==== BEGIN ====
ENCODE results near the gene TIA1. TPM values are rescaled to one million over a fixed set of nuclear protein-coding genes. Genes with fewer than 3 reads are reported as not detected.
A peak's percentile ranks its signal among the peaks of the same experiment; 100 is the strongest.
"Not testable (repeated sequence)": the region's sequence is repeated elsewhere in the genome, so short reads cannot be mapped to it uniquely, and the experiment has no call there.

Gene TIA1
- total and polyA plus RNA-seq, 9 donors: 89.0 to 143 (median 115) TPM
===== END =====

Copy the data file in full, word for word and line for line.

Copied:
ENCODE results near the gene TIA1. TPM values are rescaled to one million over a fixed set of nuclear protein-coding genes. Genes with fewer than 3 reads are reported as not detected.
A peak's percentile ranks its signal among the peaks of the same experiment; 100 is the strongest.
"Not testable (repeated sequence)": the region's sequence is repeated elsewhere in the genome, so short reads cannot be mapped to it uniquely, and the experiment has no call there.

Gene TIA1
- total and polyA plus RNA-seq, 9 donors: 89.0 to 143 (median 115) TPM